Question: You seem not to believe in double predestination, but how do you explain 1 Peter 2:8 where the Bible speaks about the disobedient and says "whereunto also they were appointed"? And how about Romans 9:19-24?
Answer: While 1 Peter 2:8 speaks about a definite design and plan, the language does not force us to believe that these individuals were destined to disobedience. Both the verse itself and the context suggests that these individuals were appointed to stumbling as a consequence of their disobedience but not apart from their disobedience. God's plan was that if they disobeyed they would suffer the consequences.
The context suggests that this is exactly what verse 8 is teaching. Verse 7 states: "Unto you therefore which BELIEVE he is precious: but unto them which be DISOBEDIENT, the stone which the BUILDERS DISALLOWED, the same is made the head of the corner." Their doom was not due to some fixed, pre-ordained plan of God. Their doom was due to their disobedience which carries the divine penalty of doom.
In Romans 9:21-23 Paul uses the potter and clay imagery found in Jeremiah 18:1-6. However, in this Old Testament passage there is a dual promise that hinges on man's response. In verses 7 and 8 of Jeremiah 18 the Lord states: "At what instant I shall speak concerning a nation, and concerning a kingdom, to pluck up, and to pull down, and to destroy it, If that nation against whom I have pronounced, turn from their evil, I will repent of the evil that I thought to do unto them." It is hard to believe that Paul was not aware of this teaching in Jeremiah and that he was discounting human response. While Romans 9 speaks about God hardening pharaoh's heart (vs. 17-18), this is not an example of a good man being made bad, but a bad man being confirmed in his own sin and evil. Pharaoh was a proud and vainglorious man who thought he was divine. In fact, there have not been found any extensive written law-codes in ancient Egypt, as was true in other parts of the ancient Middle East, because the words of the pharaohs were regarded as being "law." When God hardened pharaoh's heart, God simply confirmed pharaoh in his own arrogance.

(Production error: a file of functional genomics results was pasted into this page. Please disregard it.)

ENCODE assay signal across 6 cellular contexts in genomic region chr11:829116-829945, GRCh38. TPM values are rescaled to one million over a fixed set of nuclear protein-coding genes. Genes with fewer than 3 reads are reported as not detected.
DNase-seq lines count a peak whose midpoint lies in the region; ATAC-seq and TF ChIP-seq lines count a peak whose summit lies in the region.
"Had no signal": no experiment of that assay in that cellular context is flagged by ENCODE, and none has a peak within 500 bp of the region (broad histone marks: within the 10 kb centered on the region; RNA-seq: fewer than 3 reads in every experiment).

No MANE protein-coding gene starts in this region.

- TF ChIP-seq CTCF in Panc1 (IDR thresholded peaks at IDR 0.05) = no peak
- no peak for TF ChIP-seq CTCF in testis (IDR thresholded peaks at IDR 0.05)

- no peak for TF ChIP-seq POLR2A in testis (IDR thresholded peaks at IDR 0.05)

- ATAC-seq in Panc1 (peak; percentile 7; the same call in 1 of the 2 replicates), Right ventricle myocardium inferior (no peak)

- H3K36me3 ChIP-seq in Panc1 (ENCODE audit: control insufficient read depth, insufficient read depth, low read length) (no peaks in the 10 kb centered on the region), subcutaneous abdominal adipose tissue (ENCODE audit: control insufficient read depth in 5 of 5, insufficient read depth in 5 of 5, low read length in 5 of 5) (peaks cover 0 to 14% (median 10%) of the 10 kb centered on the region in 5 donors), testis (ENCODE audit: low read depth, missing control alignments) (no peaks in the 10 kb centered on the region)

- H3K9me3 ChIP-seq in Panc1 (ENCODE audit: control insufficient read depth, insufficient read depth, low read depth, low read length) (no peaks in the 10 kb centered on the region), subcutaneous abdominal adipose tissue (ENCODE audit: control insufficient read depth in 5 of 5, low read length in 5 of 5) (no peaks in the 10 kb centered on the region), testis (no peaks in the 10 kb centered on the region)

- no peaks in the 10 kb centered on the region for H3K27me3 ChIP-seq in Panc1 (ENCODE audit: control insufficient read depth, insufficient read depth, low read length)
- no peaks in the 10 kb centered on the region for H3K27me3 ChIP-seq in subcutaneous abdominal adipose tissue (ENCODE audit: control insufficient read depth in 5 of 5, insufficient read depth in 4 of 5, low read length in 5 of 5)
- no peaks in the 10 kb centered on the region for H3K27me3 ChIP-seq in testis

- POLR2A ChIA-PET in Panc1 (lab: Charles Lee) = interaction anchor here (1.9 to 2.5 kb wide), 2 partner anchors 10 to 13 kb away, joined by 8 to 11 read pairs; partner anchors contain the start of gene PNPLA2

The serious student of Scripture must not forget that Romans 9 closes with statements about the determinative significance of faith and unbelief. "What shall we say then?" asks Paul in Romans 9:30. "That the Gentiles, which followed not after righteousness, have attained to righteousness even the righteousness WHICH IS OF FAITH." Verse 33 says: "As it is written, Behold, I lay in Sion a stumblingstone and rock of offence: and WHOSOEVER BELIEVETH ON HIM shall not be ashamed." If Romans 9 is only about God's choice of some to be saved and others to be damned, why do these final verses speak of the faith of the gentiles and the unbelief of the Jews?
No doubt some Sovereign Grace Baptists and Reformed Presbyterians will claim that this is a "rank Arminianism" that robs God of His glory. However, it is hard to see how the belief that God chooses some people to be damned makes God glorious!
Double predestination may have a certain "logic" to it, but double predestinarians need to be reminded of the danger of creating an artificial theological system that puts God in a strait jacket of their own making. In a day when chemical and environmental determinism is often the basis for acquitting violent criminals—"I couldn't help it, it's in my genes"—Christians need to affirm biblical teaching on divine sovereignty and human accountability.